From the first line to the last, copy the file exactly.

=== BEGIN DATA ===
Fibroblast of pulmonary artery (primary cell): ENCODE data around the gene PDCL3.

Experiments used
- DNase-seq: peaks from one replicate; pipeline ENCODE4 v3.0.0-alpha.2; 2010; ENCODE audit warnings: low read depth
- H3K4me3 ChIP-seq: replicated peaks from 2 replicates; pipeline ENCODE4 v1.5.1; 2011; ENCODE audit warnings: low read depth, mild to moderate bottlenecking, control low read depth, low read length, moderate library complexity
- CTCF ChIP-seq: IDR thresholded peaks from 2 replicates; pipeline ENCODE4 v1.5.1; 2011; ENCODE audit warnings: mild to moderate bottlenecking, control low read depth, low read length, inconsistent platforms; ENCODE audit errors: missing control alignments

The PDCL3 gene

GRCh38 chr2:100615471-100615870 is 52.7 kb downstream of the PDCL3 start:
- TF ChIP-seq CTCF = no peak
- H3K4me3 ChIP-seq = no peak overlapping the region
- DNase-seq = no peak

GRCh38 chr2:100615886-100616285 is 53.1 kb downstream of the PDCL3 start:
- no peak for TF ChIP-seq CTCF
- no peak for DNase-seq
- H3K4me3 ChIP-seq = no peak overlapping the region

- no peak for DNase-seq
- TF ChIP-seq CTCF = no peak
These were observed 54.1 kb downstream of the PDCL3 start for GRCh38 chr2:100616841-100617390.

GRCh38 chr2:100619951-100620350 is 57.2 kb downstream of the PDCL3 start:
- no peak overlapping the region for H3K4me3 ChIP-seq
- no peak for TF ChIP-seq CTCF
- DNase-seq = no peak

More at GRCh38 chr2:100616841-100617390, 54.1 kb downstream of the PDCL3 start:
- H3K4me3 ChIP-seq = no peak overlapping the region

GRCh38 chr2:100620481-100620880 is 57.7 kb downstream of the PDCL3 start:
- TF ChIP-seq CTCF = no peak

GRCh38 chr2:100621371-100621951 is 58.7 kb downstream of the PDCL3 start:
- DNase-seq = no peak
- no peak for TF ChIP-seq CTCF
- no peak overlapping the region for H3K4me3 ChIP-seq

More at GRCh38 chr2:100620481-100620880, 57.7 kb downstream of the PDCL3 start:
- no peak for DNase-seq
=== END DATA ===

Fibroblast of pulmonary artery (primary cell): ENCODE data around the gene PDCL3.

Experiments used
- DNase-seq: peaks from one replicate; pipeline ENCODE4 v3.0.0-alpha.2; 2010; ENCODE audit warnings: low read depth
- H3K4me3 ChIP-seq: replicated peaks from 2 replicates; pipeline ENCODE4 v1.5.1; 2011; ENCODE audit warnings: low read depth, mild to moderate bottlenecking, control low read depth, low read length, moderate library complexity
- CTCF ChIP-seq: IDR thresholded peaks from 2 replicates; pipeline ENCODE4 v1.5.1; 2011; ENCODE audit warnings: mild to moderate bottlenecking, control low read depth, low read length, inconsistent platforms; ENCODE audit errors: missing control alignments

The PDCL3 gene

GRCh38 chr2:100615471-100615870 is 52.7 kb downstream of the PDCL3 start:
- TF ChIP-seq CTCF = no peak
- H3K4me3 ChIP-seq = no peak overlapping the region
- DNase-seq = no peak

GRCh38 chr2:100615886-100616285 is 53.1 kb downstream of the PDCL3 start:
- no peak for TF ChIP-seq CTCF
- no peak for DNase-seq
- H3K4me3 ChIP-seq = no peak overlapping the region

- no peak for DNase-seq
- TF ChIP-seq CTCF = no peak
These were observed 54.1 kb downstream of the PDCL3 start for GRCh38 chr2:100616841-100617390.

GRCh38 chr2:100619951-100620350 is 57.2 kb downstream of the PDCL3 start:
- no peak overlapping the region for H3K4me3 ChIP-seq
- no peak for TF ChIP-seq CTCF
- DNase-seq = no peak

More at GRCh38 chr2:100616841-100617390, 54.1 kb downstream of the PDCL3 start:
- H3K4me3 ChIP-seq = no peak overlapping the region

GRCh38 chr2:100620481-100620880 is 57.7 kb downstream of the PDCL3 start:
- TF ChIP-seq CTCF = no peak

GRCh38 chr2:100621371-100621951 is 58.7 kb downstream of the PDCL3 start:
- DNase-seq = no peak
- no peak for TF ChIP-seq CTCF
- no peak overlapping the region for H3K4me3 ChIP-seq

More at GRCh38 chr2:100620481-100620880, 57.7 kb downstream of the PDCL3 start:
- no peak for DNase-seq